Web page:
On Sat, Aug 27, 2011 at 08:44:13AM -0700, Richard Elling wrote: > I'm getting a but tired of people designing for fast resilvering.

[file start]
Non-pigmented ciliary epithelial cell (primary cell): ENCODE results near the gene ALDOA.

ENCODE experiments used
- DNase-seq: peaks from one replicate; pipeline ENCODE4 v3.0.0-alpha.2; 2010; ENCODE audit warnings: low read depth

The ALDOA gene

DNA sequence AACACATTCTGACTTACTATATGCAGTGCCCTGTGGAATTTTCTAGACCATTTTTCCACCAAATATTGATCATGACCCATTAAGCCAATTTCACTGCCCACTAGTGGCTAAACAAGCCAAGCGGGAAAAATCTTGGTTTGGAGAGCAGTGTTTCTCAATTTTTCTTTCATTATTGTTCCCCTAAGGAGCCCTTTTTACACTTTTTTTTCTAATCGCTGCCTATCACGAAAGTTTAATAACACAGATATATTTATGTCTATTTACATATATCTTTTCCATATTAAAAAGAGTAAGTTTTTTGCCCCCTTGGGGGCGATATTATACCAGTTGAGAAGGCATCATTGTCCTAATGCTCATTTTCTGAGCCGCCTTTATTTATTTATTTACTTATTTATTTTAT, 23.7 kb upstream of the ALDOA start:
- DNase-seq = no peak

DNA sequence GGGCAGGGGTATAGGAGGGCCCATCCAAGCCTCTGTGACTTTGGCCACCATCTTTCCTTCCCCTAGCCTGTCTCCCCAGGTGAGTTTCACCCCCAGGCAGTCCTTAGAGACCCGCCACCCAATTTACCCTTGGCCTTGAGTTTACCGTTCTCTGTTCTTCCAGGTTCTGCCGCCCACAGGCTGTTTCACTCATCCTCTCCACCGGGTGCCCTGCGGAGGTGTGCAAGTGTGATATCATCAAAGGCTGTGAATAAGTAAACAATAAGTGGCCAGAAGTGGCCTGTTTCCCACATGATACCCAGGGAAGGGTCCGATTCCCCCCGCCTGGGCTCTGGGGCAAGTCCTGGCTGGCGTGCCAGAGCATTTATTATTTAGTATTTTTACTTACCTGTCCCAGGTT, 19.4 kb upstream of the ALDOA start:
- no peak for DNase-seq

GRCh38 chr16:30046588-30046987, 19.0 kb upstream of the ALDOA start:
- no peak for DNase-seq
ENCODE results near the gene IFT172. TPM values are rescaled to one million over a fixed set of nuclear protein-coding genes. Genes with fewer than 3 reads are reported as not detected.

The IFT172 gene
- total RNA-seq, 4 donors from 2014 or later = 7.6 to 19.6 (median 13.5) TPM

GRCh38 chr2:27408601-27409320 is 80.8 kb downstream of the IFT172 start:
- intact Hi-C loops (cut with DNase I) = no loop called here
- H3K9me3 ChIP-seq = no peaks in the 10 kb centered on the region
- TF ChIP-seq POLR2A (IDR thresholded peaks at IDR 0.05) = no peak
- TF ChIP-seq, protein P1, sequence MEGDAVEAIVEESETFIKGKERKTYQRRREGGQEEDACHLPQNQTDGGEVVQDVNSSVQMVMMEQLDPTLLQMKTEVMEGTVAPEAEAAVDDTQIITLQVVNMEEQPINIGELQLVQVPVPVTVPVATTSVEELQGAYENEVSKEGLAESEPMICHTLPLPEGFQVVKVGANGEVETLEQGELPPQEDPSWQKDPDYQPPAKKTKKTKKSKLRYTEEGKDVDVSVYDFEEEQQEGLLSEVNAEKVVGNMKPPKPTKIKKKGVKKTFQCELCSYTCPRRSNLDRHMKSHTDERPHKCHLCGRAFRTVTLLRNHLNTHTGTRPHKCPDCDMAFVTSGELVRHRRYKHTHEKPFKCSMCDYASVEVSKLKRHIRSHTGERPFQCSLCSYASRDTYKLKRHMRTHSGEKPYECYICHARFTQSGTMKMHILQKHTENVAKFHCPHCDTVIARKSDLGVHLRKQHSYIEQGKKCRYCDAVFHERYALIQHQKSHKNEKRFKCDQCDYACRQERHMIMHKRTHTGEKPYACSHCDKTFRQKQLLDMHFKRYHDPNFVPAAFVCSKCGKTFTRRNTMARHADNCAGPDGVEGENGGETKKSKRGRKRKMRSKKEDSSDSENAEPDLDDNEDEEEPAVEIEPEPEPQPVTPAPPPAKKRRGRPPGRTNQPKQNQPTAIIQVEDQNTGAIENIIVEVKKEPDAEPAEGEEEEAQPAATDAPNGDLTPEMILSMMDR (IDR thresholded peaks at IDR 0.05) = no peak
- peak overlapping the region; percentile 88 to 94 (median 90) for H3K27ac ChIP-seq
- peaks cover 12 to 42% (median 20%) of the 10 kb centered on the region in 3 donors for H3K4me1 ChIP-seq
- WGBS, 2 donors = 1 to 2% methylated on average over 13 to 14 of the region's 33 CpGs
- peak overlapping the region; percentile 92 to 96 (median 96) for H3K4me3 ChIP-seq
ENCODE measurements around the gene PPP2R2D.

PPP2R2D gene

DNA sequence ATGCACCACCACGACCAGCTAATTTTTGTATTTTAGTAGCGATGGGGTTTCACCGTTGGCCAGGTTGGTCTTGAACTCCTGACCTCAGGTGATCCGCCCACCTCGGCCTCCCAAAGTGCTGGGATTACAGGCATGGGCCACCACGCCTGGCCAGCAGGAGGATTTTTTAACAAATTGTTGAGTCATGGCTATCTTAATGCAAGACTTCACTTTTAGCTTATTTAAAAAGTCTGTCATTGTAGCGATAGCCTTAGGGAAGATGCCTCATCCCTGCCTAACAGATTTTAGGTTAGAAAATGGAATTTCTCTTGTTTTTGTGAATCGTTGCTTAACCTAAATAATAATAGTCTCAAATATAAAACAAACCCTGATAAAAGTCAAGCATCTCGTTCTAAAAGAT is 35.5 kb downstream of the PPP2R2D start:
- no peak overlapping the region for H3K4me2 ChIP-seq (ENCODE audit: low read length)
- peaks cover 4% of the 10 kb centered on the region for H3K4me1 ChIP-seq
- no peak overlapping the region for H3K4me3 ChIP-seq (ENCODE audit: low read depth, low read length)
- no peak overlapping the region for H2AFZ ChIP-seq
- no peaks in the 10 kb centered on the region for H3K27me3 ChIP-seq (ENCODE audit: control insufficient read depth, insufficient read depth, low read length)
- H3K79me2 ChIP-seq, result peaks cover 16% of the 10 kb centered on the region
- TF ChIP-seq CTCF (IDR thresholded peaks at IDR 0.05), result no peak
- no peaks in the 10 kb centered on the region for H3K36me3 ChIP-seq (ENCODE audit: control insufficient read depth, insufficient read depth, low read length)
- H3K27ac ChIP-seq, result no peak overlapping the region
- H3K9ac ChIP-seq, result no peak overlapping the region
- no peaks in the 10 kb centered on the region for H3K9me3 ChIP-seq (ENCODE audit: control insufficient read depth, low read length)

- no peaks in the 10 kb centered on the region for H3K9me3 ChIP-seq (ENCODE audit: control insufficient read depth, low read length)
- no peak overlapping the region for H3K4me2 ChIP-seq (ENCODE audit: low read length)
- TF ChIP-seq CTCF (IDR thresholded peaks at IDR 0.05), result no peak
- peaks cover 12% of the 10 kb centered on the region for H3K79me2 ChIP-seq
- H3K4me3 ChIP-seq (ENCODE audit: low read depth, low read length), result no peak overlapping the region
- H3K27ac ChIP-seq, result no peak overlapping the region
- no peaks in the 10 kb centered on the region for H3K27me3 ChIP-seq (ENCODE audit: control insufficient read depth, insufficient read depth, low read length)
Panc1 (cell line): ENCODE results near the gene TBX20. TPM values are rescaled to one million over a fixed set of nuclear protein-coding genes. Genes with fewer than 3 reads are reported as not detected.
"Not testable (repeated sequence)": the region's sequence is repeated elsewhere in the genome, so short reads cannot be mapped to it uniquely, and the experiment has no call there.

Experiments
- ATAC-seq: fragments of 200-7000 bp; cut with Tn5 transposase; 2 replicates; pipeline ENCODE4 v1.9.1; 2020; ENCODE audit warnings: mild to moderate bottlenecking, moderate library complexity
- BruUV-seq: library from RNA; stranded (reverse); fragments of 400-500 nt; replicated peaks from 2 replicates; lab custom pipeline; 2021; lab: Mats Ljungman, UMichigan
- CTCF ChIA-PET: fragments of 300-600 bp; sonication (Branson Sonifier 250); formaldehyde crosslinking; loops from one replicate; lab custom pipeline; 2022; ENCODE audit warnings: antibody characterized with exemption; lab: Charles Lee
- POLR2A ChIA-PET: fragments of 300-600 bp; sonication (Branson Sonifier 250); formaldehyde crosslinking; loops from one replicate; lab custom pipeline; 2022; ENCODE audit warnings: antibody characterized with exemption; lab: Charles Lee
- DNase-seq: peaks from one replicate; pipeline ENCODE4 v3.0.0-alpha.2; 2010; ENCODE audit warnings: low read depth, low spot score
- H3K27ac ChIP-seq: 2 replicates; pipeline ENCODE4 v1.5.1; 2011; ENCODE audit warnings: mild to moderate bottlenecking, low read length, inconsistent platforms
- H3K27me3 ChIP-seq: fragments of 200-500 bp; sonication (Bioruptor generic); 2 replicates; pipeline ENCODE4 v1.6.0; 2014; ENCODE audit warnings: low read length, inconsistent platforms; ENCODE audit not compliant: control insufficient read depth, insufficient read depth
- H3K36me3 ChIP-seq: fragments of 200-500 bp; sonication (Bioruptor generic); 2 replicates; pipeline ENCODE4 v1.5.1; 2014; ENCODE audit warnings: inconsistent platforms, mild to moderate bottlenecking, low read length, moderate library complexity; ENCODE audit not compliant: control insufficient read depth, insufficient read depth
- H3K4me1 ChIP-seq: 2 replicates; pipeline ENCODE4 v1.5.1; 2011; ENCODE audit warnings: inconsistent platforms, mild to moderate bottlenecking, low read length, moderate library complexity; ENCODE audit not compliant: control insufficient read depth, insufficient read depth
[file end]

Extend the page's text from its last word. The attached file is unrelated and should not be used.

It is a design consideration, regardless, though your point is valid that it shouldn't be the overriding consideration. To the original question and poster: This often arises out of another type of consideration, that of the size of a "failure unit". When plugging together systems at almost any scale beyond a handful of disks, there are many kinds of groupings of disks whereby the whole group may disappear if a certain component fails: controllers, power supplies, backplanes, cables, network/fabric switches, backplanes, etc. The probabilities of each of these varies, often greatly, but they can shape and constrain a design. I'm going to choose a deliberately exaggerated example, to illustrate the discussion and recommendations in the thread, using the OP's numbers. Let's say that I have 20 5-disk little NAS boxes, each with their own single power supply and NIC. Each is an iSCSI target, and can serve up either 5 bare-disk LUNs, or a single LUN for the whole box, backed by internal RAID. Internal RAID can be 0 or 5. Clearly, a-box-of-5-disks is an independent failure unit, at non-trivial probability via a variety of possible causes. I better plan my pool accordingly. The first option is to "simplify" the configuration, representing the obvious failure unit as a single LUN, just a big disk. There is merit in simplicity, especially for the humans involved if they're not sophisticated and experienced ZFS users (or else why would they be asking these questions?). This may prevent confusion and possible mistakes (at 3am under pressure, even experienced admins make those). This gives us 20 "disks" to make a pool, of whatever layout suits our performance and resiliency needs. Regardless of what disks are used, a 20-way RAIDZ is unlikely to be a good answer. 2x 10-way raidz2, 4x 5-way raidz1, 2-way and 3-way mirrors, might all be useful depending on circumstances. (As an aside, mirrors might be the layout of choice if switch failures are also to be taken into consideration, for practical network topologies.) The second option is to give ZFS all the disks individually. We will embed our knowledge of the failure domains into the pool structure, choosing which disks go in which vdev accordingly. The simplest expression of this is to take the same layout we chose above for 20 big disks, and make 5 of them, each as a top-level vdev in the same pattern, for each of the 5 individual disks. Think about making 5 separate pools with the same layout as the previous case, and stacking them together into one. (As another aside, in previous discussions I've also recommended considering multiple pools vs multiple vdevs, that still applies but I won't reiterate here.) If our pool had enough redundancy for our needs before, we will now have 5 times as many top-level vdevs, which will experience tolerable failures in groups of 5 if a disk box dies, for the same overall result. ZFS generally does better this way. We will have more direct concurrency, because ZFS's device tree maps to spindles, rather than to a more complex interaction of underlying components. Physical disk failures can now be seen by ZFS as such, and don't get amplified to whole LUN failures (RAID0) or performance degradations during internal reconstruction (RAID5). ZFS will prefer not to allocate new data on a degraded vdev until it is repaired, but needs to know about it in the first place. Even before we talk about recovery, ZFS can likely report errors better than the internal RAID, which may just hide an issue long enough for it to become a real problem during another later event. If we can (e.g.) assign the WWN's of the exported LUNs according to a scheme that makes disk location obvious, we're less likely to get confused because of all the extra disks. The structure is still apparent. (There are more layouts we can now create using the extra disks, but we lose the simplicity, and they don't really enhance this example for the general case. Very careful analysis will be required, and errors under pressure might result in a situation where the system works, but later resiliency is compromised. This is especially true if hot-spares are involved.) So, the ZFS preference is definitely for individual disks. What might override this preference, and cause us to use LUNs over the internal raid, other than the perception of simplicity due to inexperience? Some possibilities are below. Because local reconstructions within a box may be much faster than over the network. Remember, though, that we trust ZFS more than RAID5 (even before any specific implementation has a chance to add its own bugs and wrinkles). So, effectively, after such a local RAID5 reconstruction, we'd want to run a scrub anyway - at which point we might as well just have let ZFS resilver. If we have more than one top-level vdev, which we certanly will in this example, a scrub is lot more work (and network traffic) than letting the vdev resilver. Because our iSCSI boxes don't support hot-swap, or the dumb firmware hangs all LUNs when one drive is timing out on errors, so a drive replacement winds up amplifying to a 5-way failure regardless. Or we want to use hot-spares, or some other operational consideration that basically says we don't ever want to deal with hardware failures below this level of granularity. Remember, though, that recovery from a 5-way offline to fix a single failure is still a lot faster, and thus safer, because each disk only needs to be resilvered for what it missed while offline. Because the internal RAID in the NAS boxes is really good and fast (fancy controller with battery-backed nvram we've already paid for), such that presenting them as a single fast unit performs much better. Maybe the "fancy controller" is actually ZFS, and the nvram is an SSD, or maybe it's something else that we trust pretty well. In which case, clustering them into a common logical storage with cross-device redundancy, using a method other than ZFS may be more appropriate. Our example is contrived, but these considerations apply for other connectivity types, and especially where geographical separation is involved. -- Dan.